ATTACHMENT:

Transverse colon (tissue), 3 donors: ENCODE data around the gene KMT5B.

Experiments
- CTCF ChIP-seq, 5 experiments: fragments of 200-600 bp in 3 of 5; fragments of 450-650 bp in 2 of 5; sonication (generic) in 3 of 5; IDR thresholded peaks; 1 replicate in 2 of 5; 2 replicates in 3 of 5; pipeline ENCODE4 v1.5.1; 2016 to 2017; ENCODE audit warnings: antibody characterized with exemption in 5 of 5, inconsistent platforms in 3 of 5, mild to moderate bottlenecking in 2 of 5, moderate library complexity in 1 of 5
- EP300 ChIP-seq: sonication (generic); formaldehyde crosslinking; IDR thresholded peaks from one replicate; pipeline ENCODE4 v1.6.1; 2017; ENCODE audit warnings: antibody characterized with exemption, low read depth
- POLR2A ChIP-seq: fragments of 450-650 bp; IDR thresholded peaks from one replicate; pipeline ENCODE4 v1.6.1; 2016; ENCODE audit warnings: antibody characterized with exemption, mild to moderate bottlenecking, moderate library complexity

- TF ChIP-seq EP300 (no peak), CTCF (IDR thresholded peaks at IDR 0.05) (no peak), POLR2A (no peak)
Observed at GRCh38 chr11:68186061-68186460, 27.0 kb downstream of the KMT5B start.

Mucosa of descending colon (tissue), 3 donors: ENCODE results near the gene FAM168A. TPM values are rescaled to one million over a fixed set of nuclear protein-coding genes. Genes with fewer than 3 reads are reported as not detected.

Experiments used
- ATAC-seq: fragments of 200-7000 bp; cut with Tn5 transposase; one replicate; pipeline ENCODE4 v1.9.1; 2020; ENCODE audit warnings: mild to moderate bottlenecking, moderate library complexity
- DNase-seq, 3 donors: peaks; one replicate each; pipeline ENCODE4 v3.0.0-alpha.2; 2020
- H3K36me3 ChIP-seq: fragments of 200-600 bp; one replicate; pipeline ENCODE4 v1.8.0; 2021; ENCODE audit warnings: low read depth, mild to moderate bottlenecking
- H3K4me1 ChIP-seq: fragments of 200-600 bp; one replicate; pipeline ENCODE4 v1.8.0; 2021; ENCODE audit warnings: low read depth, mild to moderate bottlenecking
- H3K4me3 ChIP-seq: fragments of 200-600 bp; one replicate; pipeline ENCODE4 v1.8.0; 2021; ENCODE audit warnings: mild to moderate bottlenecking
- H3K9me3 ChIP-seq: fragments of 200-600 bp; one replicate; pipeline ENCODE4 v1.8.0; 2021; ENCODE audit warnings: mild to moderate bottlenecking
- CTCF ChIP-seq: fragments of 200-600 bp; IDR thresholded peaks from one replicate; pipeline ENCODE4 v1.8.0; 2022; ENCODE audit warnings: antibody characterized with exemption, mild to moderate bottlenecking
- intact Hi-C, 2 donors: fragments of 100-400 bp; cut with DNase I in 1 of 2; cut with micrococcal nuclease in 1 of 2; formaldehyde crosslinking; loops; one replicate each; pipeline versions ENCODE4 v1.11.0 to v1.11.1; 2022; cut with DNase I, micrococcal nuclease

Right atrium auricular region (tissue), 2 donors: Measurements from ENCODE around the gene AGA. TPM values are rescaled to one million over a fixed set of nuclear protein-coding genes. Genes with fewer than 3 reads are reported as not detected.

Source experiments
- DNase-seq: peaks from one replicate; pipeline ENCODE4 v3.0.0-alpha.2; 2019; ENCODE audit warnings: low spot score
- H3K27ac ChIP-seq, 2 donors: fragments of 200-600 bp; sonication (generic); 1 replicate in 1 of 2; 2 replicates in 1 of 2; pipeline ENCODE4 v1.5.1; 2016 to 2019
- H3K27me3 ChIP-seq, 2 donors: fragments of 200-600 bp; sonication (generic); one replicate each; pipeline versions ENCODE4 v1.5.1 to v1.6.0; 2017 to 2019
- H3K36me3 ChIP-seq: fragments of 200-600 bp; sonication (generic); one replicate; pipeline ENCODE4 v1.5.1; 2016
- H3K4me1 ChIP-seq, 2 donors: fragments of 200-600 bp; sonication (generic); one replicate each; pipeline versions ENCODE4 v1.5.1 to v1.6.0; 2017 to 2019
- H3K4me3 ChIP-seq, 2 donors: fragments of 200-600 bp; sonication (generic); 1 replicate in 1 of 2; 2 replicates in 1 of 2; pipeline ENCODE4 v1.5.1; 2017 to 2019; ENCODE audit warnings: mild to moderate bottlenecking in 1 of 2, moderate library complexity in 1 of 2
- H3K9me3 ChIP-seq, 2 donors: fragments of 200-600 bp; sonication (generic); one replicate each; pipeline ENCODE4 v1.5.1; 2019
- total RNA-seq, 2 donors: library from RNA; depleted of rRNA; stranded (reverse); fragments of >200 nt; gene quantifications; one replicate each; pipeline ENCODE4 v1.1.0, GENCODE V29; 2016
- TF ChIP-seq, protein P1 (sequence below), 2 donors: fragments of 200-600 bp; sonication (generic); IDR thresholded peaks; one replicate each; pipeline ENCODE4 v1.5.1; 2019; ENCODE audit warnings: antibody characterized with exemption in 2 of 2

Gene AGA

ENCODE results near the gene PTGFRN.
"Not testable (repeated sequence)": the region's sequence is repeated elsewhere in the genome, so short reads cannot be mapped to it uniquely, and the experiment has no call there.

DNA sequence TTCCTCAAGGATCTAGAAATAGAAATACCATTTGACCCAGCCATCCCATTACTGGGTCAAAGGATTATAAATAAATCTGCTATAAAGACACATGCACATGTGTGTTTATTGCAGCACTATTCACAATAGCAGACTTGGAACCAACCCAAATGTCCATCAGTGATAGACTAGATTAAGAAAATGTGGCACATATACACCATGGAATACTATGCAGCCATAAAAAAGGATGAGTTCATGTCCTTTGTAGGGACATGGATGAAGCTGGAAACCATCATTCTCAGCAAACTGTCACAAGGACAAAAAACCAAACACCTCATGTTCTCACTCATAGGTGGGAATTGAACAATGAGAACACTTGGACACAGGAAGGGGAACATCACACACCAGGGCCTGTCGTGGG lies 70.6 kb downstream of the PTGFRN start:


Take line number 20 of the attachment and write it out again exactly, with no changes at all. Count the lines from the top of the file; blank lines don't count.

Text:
- DNase-seq: peaks from one replicate; pipeline ENCODE4 v3.0.0-alpha.2; 2019; ENCODE audit warnings: low spot score